Why Go to the Trouble of Converting Your IRA to a Checkbook Controlled Solo 401(k)?

By Peter Rizzo

Life Settlements in a Retirement Account? Think Again.

One of the first things we do when someone asks for information on the Check Book IRA is to determine if they could qualify for a Solo 401(k).  (If they have any self-employment or 1099 income and no full-time employees other than themselves or their partners, they could qualify. People can also generate self-employment income as a sole proprietor if they have the right income generating activities).  This might seem like a lot of work but the advantages are usually worth it.  Even though we are the originators of the Check Book IRA, our core service is finding the right investment system for someone.

Now back to why the Solo 401(k) is worth the extra effort:

  1. You can contribute more per year

    The maximum amount a self-employed individual can contribute to a Solo 401(k) for 2019 is $56,000 if he or she is younger than age 50. Individuals 50 and older can add an extra $6,000 per year in “catch-up” contributions, bringing the total to $62,000. This is done with the below formula:

    Type 1

    Elective Deferral (401(k)) also known as Employee Contributions. The maximum elective deferral is $19,000 in 2019, or $25,000 if age 50 or older. For 2020, the elective deferral increased from $19,000 to $19,500, or $26,000 if age 50 or older.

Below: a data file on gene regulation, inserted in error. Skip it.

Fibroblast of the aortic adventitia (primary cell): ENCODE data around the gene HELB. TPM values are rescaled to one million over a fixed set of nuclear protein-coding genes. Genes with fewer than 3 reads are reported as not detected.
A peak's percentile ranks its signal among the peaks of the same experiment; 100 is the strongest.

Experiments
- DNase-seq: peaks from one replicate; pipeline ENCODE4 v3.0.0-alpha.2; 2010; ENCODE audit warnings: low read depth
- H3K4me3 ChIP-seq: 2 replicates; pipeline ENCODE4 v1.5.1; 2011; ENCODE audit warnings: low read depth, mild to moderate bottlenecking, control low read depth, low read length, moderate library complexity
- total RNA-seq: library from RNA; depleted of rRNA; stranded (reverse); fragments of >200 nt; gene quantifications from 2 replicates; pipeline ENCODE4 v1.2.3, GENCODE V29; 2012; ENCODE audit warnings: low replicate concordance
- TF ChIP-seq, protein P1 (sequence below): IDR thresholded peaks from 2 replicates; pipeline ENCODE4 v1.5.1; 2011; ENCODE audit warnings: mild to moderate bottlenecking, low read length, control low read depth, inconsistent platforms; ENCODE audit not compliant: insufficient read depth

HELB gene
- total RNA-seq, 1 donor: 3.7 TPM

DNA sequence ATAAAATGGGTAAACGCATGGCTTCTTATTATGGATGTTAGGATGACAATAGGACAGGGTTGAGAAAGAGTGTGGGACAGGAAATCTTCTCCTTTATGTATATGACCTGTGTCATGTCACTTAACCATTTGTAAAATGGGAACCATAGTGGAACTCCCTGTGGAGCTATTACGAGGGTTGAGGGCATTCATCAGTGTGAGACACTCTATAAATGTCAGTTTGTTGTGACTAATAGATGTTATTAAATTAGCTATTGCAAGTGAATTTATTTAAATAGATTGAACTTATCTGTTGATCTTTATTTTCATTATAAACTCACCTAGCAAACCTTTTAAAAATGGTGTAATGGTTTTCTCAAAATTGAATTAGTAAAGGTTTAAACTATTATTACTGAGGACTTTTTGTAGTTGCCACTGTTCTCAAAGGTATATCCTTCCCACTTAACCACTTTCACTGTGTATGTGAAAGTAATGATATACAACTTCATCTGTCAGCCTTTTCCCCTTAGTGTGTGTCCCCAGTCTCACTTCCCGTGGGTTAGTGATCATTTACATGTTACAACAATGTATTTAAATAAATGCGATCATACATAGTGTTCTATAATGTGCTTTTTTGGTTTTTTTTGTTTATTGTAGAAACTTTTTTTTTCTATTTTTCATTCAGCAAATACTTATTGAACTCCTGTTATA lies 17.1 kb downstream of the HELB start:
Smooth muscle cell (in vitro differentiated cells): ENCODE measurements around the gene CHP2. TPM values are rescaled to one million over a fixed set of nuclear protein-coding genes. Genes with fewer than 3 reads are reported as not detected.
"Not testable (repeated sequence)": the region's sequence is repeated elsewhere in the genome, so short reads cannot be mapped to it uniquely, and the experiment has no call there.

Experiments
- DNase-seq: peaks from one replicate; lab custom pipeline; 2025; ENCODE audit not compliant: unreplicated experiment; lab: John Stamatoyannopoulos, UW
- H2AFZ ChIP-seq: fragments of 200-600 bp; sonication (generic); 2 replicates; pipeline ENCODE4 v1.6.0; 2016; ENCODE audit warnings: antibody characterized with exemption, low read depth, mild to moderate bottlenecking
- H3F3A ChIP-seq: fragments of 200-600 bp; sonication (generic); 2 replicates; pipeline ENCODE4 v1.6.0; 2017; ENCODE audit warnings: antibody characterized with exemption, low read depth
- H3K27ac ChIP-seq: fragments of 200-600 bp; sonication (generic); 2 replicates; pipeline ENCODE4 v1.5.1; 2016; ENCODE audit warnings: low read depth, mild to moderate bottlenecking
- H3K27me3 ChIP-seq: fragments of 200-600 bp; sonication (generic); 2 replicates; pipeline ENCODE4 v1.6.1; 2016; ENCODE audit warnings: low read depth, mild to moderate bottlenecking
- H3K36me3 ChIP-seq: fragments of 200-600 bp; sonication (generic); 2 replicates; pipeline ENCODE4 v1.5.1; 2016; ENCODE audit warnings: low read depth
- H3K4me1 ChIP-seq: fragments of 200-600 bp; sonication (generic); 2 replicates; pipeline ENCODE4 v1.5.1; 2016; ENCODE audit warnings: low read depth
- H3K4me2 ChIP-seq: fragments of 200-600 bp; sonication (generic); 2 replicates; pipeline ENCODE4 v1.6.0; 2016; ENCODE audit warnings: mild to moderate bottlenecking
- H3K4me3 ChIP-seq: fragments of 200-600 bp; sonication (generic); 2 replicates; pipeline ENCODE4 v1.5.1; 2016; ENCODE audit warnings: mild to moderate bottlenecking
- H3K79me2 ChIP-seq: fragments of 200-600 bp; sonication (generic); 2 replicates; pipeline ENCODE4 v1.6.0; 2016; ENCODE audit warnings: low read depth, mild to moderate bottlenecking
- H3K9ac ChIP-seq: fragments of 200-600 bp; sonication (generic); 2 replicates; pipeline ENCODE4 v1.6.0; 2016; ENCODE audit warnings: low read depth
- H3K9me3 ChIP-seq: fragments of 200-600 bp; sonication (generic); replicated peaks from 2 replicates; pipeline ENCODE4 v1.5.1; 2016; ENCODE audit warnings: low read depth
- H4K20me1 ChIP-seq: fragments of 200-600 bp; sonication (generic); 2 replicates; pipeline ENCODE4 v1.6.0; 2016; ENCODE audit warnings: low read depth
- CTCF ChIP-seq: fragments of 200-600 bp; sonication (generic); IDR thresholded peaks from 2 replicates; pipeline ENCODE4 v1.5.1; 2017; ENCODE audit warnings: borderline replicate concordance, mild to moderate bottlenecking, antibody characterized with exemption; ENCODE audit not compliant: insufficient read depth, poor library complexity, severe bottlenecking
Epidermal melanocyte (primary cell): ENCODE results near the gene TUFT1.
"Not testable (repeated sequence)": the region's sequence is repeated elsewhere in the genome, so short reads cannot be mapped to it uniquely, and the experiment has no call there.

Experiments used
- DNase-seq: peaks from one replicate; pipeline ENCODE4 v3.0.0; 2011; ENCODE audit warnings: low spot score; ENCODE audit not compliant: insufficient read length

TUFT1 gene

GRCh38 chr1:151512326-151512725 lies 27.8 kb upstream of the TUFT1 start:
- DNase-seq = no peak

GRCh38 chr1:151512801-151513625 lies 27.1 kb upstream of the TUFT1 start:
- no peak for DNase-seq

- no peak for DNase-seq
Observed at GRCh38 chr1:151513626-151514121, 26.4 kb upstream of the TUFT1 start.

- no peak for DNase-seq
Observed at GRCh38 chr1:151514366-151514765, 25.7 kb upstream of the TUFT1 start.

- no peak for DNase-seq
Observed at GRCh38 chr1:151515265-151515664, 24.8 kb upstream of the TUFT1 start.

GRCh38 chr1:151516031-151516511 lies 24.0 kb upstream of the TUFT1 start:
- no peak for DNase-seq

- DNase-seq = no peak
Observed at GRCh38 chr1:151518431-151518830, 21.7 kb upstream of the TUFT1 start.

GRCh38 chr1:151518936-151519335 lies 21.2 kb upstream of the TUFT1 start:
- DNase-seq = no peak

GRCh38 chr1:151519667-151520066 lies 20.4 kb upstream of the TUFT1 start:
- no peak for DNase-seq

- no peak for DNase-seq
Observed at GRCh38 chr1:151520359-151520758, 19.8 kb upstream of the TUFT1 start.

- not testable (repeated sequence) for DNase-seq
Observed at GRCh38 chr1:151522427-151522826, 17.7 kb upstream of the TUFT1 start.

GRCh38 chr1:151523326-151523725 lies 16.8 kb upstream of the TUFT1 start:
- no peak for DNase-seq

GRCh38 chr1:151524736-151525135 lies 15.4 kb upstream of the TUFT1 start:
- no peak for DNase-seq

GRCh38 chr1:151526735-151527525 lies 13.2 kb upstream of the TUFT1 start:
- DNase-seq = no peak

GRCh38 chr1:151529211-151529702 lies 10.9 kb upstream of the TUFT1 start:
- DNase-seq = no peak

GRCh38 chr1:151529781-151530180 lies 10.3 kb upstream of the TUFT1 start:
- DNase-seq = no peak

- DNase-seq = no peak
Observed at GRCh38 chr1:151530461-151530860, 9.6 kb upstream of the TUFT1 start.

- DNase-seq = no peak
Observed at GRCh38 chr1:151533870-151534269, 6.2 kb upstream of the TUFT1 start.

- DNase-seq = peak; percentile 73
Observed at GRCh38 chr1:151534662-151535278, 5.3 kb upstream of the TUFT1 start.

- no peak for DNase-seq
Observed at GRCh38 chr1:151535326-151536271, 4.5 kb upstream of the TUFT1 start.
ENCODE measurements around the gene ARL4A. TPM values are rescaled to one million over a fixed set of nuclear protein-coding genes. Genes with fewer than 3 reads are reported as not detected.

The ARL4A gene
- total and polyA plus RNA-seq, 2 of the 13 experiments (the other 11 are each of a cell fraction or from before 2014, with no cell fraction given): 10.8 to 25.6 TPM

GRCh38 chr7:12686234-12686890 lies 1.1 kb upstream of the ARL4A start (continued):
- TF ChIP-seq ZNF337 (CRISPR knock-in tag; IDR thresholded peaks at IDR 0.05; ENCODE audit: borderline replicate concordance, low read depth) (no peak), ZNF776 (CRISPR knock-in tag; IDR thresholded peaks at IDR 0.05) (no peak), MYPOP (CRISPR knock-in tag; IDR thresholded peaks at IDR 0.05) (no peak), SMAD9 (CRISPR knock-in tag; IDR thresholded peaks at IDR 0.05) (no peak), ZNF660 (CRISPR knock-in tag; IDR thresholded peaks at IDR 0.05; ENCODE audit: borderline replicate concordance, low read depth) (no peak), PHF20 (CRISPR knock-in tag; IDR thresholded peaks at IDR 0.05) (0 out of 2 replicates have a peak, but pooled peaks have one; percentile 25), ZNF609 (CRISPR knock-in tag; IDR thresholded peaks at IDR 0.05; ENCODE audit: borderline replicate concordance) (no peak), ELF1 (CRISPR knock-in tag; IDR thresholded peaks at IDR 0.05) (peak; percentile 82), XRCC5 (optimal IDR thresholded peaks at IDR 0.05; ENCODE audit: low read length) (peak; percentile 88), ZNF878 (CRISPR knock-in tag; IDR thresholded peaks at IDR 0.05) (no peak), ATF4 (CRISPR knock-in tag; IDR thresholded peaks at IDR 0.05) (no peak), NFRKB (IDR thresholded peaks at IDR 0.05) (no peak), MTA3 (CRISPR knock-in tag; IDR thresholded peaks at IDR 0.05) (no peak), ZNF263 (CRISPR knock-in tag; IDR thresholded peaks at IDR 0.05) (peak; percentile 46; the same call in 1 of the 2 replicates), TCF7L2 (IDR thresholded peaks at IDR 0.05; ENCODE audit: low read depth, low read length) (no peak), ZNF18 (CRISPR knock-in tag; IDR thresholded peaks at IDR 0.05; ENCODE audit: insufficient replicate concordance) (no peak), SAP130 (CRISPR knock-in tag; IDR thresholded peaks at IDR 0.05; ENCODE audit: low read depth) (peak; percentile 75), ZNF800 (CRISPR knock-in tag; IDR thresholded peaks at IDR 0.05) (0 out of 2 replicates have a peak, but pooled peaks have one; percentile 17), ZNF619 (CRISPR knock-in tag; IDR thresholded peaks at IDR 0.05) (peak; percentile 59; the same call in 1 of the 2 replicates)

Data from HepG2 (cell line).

Type 2

    Profit sharing also known as Employer Contribution. This amount cannot exceed $56,000 for 2019. For 2020, this amount cannot exceed $57,000.

    If your business type is a Corporation, the maximum profit-sharing contribution is 25% of gross income and still subject to the above profit-sharing amounts.

    If your business type is a Sole Proprietor/Partnership, the maximum profit-sharing contribution is 20% of net income and still subject to the above profit-sharing amounts.

  2. You have a Roth component whereby you can have both pretax and post-tax contributions in the same plan investing together. (This is not true of all Solo 401(k) plans, it depends on who sets them up).
  3. There is no UBIT (UDFI) Tax on Real Estate investments that are leveraged.
  4. You can be the Custodian and Administrator, setting up the ability to invest in a number of investments that cannot be done with a normal IRA.
  5. You do not need to deal with a 3rd party custodian alleviating the difficulty of transferring assets or changing fees.
  6. An LLC is not needed for checkbook control alleviating LLC reporting if your state requires that.
  7. There is no government reporting for plans under $250,000 in value.
  8. This plan is from a congressional act in 2003 and not a workaround to the code.
  9. You can add participants easily and inexpensively. (This is a great feature for couples who want to combine their retirement accounts to invest together).
  10. You can transfer most traditional IRA’s or retirement plans into the Solo 401(k) (except Roth IRAs).

There are many more advantages that we’d be happy to discuss with you personally.  We can also show you how to qualify.  The one thing to be aware of, though, is that not all Solo 401(k) plans are created equal.  You have to make sure that you have complete control and no custodial interference. (Some large investment companies set these up but they set themselves up as custodian).

If you’d like to talk to us about the Solo 401(k) or other checkbook controlled options, you can book a call here or email me at: Peter@checkbookira.com and we’d be happy to answer any questions. You can also call us any time at: 1-800-482-2760.

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